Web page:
I taught high school when I was a young man. And in the summers I worked on a commercial fishing boat out of San Pedro. It was a purse seiner, eighty two feet long and 26 feet wide. It held one hundred twenty tons of fish. The boat was small compared to the tuna fleet that used to be based in San Diego. Those boats were huge in comparison. The boat I worked on was big enough for me. I was one of eleven crewmen. Purse seiners, as the name implies, fish using a net (sein is net in Italian). The net is gigantic, six hundred fathoms (a fathom is six feet) long and sixty fathoms deep. When we made a “set” we launched a small boat called a skif off of the back of the main boat and the main boat would encircle the school of fish. We would then connect the net and winch the attached cables that would close the bottom of the net much like a purse string. Hence the name purse seiner.
There were days we caught fish and days we didn’t. In either event we had to do the work of setting the net. We were a day boat, meaning we would go out mostly for the day, but sometimes we would stay out for several days or even a week.
On one such trip out to sea I was scheduled for my first turn at the wheel. I was pretty excited. When the captain gave me the wheel he simply said, “Keep her heading this way,” and pointed toward the open sea. I thought I was doing a pretty good job of doing just that, but after several minutes at the wheel the captain came up and said, “Let me have the wheel. You go aft and take a look. Come back and tell me what you see.”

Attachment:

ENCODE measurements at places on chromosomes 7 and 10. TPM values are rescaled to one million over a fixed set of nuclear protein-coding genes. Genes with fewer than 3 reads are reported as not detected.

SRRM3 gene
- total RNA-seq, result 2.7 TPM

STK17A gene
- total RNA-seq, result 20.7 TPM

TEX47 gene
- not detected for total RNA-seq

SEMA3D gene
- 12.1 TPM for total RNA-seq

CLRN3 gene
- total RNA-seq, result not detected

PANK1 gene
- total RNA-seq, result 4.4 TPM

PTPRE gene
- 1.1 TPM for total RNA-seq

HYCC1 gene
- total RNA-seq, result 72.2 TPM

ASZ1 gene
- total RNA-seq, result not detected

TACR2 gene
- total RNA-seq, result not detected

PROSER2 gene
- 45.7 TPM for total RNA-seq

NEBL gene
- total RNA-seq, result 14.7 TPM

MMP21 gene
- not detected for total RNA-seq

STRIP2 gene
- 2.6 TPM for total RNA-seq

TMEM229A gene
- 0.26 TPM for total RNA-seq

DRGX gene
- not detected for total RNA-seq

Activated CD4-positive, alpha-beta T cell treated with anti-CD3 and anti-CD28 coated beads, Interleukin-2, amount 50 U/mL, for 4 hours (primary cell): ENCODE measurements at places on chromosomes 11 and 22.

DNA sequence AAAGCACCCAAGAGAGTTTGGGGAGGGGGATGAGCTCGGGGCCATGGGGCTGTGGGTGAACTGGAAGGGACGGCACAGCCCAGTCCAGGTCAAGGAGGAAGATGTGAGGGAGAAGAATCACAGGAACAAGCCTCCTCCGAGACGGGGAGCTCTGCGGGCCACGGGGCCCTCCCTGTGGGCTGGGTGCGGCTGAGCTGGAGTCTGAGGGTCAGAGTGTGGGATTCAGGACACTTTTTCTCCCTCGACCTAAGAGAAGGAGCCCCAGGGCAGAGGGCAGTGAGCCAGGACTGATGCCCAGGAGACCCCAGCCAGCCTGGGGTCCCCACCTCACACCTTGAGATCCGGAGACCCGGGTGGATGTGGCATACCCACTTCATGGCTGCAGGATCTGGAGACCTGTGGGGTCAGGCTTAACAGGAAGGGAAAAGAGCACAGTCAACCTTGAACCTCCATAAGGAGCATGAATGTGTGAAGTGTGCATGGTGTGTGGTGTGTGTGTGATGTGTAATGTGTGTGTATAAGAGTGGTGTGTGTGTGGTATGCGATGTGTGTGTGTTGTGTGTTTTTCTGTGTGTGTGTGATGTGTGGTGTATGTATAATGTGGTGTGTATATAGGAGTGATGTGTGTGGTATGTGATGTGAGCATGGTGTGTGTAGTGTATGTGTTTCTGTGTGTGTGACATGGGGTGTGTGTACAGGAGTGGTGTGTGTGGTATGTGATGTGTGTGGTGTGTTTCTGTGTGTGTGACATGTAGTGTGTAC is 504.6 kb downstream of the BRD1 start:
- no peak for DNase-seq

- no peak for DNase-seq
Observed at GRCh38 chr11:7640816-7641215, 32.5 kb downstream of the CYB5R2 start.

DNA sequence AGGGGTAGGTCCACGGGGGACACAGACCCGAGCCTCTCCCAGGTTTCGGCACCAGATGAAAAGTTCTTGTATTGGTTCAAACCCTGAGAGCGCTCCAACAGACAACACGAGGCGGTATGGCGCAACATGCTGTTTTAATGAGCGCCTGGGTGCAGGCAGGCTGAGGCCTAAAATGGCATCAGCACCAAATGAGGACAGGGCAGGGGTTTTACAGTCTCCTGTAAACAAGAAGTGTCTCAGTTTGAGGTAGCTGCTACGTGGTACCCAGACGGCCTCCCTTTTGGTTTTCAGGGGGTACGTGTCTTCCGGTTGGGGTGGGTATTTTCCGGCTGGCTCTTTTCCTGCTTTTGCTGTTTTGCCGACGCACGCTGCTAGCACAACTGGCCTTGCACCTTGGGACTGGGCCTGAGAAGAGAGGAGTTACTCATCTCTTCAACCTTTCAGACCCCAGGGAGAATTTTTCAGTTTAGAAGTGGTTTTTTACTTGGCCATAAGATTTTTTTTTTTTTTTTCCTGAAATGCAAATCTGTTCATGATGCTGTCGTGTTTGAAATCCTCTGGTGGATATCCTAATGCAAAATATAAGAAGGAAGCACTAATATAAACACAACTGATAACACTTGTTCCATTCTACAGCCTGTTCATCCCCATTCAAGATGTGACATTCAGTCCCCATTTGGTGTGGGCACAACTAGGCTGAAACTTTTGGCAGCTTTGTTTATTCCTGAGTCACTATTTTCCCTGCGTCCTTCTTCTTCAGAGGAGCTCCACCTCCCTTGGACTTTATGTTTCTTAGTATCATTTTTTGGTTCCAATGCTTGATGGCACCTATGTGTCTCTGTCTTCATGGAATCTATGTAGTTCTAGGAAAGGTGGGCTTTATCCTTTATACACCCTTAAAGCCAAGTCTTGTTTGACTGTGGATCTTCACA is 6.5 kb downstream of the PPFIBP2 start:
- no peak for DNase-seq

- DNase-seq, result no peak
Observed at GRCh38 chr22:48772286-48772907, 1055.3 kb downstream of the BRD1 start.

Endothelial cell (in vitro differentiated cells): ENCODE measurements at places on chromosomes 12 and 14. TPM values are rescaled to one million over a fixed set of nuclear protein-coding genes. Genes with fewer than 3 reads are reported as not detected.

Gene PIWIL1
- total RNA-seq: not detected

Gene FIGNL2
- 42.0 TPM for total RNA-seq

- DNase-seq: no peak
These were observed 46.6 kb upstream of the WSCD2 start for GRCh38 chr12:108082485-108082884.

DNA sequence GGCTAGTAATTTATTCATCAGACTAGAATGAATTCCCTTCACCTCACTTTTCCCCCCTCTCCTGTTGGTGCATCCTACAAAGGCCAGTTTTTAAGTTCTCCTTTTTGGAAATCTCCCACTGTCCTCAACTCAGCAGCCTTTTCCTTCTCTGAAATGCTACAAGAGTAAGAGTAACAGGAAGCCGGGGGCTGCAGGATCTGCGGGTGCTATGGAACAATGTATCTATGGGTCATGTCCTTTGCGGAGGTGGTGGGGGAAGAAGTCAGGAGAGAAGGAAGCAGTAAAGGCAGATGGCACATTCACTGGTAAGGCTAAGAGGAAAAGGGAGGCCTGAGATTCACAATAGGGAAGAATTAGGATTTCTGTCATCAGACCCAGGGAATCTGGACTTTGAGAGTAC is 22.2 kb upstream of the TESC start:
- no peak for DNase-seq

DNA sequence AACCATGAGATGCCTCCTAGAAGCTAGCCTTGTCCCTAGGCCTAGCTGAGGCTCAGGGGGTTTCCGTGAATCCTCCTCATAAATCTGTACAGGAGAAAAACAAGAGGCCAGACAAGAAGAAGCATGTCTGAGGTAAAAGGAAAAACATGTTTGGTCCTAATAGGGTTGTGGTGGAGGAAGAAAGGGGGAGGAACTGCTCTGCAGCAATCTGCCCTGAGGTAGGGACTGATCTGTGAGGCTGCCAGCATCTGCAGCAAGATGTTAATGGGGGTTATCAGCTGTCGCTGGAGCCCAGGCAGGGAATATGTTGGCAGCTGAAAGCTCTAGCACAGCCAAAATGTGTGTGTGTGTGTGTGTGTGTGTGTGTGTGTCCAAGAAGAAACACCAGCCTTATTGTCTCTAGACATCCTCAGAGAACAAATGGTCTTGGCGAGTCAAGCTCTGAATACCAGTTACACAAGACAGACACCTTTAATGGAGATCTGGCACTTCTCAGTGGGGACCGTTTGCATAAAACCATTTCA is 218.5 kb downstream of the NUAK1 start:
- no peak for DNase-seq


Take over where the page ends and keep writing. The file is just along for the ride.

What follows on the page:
I went aft and took a look. The wake I had created by my steering looked like I was a running back in a football game, zig zagging all over the place, trying to avoid tacklers. Zig zagging works really well in football, but not so well when driving a fishing boat.
I sheepishly went back to the wheel and told the captain what I saw, and how embarrassed I was.
The captain then explained how to drive a boat. “Pick a point way out there, and steer to that point. Don’t get caught up looking too much at what is right in front of the boat.” I took the wheel again and followed his instruction. After about a half hour the captain had me go look aft again, and I saw that my wake was straight and true.
Learning how to steer that boat became a valuable life lesson for me. We are told to live in the moment, and that is true. Each moment is all we have. We can’t get those moments back. But the question is what exactly are we living in each of those moments?
I believe we are living into a future. How we perceive the future gives direction to our present. When things had gotten really bad for the Israelites some twenty five hundred years ago a prophet named Jeremiah spoke to them about God’s plan for them. A plan for their welfare and not their demise. A plan for a future with hope. Their hope for the future was life-giving even in truly death dealing circumstances.
If we can keep our eyes fixed on a future filled with hope we will become people who are hopeful. And the world will change for the better. It won’t always be easy.
But it will be worth it.